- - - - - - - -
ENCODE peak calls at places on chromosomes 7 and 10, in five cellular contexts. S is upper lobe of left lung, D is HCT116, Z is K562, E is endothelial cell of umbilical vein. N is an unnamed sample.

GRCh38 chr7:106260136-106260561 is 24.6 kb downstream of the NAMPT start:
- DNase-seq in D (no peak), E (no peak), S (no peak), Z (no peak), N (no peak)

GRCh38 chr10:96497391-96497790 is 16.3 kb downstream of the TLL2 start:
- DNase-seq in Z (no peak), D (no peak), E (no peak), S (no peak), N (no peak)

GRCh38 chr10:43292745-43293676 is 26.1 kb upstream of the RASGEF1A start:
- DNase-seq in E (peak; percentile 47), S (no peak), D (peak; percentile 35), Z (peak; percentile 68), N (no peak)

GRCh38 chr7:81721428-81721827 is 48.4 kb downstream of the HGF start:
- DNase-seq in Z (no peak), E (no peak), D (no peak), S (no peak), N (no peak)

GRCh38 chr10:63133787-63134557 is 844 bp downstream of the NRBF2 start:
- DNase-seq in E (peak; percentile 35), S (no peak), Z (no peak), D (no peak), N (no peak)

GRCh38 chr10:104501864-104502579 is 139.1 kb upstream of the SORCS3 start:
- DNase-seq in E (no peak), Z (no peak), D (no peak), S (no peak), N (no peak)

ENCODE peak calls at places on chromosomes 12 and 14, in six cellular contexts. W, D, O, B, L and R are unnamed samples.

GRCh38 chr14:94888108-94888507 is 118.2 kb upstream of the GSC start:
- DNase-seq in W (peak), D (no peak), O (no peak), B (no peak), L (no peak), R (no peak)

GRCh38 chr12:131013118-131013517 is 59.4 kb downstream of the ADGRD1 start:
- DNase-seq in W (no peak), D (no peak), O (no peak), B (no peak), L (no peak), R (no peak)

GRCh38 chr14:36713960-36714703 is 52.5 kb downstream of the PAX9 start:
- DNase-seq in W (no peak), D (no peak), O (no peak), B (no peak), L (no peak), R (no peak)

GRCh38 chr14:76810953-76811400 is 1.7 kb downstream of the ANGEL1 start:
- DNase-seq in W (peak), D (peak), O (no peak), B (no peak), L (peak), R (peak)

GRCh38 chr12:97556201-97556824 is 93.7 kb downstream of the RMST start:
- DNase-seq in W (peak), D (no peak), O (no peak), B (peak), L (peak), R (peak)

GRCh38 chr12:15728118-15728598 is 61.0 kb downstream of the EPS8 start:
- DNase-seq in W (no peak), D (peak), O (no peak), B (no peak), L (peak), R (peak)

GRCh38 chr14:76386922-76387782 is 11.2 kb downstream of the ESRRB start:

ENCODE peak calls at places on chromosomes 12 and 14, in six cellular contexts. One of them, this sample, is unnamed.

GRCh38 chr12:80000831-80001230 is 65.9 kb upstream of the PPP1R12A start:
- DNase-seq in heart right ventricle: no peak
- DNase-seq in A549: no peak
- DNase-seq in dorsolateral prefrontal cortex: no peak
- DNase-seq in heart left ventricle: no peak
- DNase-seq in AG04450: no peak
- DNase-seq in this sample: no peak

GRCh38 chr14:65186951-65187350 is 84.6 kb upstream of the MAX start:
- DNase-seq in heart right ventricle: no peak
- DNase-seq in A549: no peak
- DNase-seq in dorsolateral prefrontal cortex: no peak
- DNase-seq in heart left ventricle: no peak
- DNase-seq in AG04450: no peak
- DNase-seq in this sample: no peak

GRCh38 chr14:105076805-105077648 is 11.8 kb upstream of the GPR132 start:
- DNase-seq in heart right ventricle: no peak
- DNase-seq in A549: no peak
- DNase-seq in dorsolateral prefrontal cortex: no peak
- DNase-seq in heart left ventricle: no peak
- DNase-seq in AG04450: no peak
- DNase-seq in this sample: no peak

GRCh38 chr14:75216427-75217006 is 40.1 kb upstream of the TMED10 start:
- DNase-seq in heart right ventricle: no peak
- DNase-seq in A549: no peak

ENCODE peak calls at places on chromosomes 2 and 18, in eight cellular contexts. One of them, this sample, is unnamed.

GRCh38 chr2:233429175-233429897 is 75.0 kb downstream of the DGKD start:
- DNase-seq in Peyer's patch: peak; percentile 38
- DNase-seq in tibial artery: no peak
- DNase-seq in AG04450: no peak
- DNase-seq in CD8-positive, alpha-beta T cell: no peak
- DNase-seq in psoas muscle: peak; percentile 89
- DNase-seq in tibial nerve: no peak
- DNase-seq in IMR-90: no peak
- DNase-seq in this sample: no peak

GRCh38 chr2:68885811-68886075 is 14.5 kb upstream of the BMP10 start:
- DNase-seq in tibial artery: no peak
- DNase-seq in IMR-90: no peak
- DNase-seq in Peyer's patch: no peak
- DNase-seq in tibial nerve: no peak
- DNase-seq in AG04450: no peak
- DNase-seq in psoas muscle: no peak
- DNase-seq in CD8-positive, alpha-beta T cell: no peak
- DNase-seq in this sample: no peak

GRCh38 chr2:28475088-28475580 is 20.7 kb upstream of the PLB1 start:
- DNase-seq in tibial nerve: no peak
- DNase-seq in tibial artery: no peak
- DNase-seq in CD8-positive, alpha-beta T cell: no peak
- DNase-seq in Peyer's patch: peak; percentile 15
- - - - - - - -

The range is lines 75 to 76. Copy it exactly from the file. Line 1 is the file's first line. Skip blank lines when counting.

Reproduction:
- DNase-seq in CD8-positive, alpha-beta T cell: no peak
- DNase-seq in Peyer's patch: peak; percentile 15